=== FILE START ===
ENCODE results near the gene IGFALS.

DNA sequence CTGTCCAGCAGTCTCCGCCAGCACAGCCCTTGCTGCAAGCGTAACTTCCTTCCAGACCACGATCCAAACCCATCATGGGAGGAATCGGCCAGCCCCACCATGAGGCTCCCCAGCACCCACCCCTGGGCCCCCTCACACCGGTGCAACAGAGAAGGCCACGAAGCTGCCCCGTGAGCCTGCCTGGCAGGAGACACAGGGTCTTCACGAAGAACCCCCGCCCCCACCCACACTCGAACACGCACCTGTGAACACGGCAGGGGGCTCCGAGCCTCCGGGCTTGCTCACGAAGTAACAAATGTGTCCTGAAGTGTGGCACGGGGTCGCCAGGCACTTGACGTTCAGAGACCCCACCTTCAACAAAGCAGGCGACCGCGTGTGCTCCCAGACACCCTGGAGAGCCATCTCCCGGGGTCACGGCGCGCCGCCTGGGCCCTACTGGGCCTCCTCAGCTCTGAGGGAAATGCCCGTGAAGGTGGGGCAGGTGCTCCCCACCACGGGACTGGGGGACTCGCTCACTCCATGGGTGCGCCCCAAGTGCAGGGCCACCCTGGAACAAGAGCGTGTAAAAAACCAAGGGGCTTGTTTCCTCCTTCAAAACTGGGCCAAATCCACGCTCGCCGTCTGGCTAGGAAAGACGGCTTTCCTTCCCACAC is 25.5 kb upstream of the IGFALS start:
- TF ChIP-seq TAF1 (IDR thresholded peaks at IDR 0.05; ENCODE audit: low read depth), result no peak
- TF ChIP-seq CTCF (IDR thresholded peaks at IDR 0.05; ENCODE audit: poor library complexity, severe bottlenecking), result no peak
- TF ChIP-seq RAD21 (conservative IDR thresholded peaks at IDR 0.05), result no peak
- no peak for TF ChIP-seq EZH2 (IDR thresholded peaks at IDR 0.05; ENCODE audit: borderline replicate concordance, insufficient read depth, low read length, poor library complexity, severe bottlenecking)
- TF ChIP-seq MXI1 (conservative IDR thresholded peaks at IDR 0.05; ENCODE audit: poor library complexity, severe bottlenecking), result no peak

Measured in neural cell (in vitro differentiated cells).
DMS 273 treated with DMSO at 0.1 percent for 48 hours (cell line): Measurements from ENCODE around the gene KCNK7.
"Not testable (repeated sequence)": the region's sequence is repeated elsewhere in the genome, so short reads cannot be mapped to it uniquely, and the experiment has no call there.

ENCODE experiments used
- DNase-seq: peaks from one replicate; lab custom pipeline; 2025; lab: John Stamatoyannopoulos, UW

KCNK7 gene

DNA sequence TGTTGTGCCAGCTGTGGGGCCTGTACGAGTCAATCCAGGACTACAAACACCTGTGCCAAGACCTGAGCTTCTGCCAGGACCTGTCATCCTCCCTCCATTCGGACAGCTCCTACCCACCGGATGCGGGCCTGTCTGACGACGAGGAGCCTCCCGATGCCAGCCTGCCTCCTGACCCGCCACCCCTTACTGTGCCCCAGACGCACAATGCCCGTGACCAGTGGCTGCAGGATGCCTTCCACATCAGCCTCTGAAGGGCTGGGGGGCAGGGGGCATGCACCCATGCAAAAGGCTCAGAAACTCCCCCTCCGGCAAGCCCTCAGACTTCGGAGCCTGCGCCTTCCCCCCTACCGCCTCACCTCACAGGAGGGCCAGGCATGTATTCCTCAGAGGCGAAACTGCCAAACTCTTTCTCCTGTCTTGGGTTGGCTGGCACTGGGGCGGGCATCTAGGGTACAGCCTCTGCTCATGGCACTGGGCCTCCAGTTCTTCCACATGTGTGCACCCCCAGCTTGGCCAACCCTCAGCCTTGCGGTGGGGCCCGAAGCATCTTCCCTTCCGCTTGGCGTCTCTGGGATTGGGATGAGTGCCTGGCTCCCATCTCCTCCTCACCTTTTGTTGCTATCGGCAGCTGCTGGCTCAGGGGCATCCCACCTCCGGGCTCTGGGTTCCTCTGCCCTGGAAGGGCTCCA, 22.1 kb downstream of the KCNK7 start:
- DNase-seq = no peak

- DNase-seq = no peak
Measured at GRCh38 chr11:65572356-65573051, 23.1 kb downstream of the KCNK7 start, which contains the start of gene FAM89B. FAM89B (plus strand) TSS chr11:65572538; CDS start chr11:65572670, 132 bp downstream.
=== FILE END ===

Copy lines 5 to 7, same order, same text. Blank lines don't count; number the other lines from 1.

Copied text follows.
- TF ChIP-seq RAD21 (conservative IDR thresholded peaks at IDR 0.05), result no peak
- no peak for TF ChIP-seq EZH2 (IDR thresholded peaks at IDR 0.05; ENCODE audit: borderline replicate concordance, insufficient read depth, low read length, poor library complexity, severe bottlenecking)
- TF ChIP-seq MXI1 (conservative IDR thresholded peaks at IDR 0.05; ENCODE audit: poor library complexity, severe bottlenecking), result no peak